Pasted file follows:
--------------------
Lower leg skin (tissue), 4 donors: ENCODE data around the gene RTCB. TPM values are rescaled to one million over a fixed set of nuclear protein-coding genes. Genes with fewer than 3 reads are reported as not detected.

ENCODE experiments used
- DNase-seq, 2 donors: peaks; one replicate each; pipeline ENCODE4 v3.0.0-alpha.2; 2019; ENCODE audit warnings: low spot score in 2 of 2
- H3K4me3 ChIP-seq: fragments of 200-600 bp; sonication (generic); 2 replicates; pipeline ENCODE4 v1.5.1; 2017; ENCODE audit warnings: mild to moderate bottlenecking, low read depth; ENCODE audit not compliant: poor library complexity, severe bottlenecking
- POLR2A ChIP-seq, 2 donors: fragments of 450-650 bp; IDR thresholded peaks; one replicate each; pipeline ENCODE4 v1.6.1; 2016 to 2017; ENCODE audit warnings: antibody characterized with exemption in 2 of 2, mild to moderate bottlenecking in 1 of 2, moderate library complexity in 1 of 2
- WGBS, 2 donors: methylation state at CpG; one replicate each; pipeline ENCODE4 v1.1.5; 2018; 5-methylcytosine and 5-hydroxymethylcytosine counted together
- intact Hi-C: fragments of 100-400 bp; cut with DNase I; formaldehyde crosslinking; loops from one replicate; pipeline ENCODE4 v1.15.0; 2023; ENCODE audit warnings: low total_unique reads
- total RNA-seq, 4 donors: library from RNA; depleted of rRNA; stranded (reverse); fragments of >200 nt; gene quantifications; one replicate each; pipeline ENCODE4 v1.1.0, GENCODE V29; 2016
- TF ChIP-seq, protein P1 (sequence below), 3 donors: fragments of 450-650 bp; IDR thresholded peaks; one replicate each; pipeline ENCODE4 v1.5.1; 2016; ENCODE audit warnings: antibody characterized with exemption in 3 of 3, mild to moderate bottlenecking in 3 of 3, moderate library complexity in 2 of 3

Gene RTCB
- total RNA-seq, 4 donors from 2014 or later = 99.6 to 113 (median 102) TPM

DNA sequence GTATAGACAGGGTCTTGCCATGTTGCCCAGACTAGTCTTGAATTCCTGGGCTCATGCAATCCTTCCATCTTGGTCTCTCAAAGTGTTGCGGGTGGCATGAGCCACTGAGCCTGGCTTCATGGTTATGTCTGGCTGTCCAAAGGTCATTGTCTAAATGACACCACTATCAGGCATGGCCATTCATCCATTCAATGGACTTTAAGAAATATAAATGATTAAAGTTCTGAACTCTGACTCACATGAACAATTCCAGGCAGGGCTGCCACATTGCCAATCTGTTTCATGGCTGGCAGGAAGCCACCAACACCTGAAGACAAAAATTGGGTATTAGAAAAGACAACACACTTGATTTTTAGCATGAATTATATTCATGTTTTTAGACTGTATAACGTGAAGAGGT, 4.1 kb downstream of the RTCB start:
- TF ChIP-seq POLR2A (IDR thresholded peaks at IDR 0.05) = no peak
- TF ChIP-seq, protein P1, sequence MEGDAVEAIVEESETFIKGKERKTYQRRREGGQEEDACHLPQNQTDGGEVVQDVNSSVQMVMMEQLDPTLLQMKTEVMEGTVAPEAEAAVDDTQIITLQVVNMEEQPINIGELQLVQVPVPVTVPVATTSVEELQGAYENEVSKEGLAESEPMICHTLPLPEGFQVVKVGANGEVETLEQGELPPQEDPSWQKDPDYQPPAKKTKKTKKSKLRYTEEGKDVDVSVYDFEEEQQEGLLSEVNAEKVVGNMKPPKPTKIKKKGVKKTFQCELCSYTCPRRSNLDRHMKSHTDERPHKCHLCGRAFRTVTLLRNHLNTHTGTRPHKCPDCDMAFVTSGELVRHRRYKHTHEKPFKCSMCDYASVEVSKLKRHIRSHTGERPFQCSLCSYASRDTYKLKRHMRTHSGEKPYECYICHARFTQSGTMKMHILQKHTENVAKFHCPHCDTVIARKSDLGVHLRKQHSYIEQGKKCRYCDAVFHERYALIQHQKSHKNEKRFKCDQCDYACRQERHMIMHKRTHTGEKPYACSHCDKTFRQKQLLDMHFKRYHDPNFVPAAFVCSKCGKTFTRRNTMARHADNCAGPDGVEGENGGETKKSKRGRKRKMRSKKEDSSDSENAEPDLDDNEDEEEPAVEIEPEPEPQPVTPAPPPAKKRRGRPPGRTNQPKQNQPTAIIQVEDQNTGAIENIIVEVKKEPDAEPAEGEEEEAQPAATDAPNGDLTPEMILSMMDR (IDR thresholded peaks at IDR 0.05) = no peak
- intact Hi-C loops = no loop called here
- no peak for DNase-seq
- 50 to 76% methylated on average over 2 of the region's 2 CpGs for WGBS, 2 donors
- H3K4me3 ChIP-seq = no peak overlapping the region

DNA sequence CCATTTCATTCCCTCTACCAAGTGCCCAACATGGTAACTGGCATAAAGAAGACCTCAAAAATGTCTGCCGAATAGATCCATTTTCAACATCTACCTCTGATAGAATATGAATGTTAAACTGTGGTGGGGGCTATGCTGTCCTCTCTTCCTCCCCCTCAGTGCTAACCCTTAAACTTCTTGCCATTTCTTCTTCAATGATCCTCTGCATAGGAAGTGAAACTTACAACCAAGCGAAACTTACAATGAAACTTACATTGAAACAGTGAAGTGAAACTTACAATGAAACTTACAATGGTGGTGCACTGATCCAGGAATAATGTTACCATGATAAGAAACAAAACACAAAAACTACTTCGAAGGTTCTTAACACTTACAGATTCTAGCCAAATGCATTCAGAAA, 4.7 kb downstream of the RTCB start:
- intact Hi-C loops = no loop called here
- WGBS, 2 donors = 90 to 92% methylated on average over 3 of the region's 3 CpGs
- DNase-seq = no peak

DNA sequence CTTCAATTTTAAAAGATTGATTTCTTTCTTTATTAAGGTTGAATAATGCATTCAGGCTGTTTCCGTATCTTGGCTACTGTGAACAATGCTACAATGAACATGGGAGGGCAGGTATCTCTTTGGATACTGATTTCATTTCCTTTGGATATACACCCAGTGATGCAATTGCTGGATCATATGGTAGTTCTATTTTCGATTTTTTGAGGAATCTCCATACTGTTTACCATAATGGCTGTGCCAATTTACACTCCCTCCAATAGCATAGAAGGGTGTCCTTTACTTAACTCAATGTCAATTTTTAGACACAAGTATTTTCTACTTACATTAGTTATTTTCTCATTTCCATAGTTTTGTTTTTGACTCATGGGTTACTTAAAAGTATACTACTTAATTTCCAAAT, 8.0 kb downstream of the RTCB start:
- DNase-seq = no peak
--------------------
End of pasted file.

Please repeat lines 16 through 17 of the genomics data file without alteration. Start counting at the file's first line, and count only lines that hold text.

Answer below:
- no peak for DNase-seq
- 50 to 76% methylated on average over 2 of the region's 2 CpGs for WGBS, 2 donors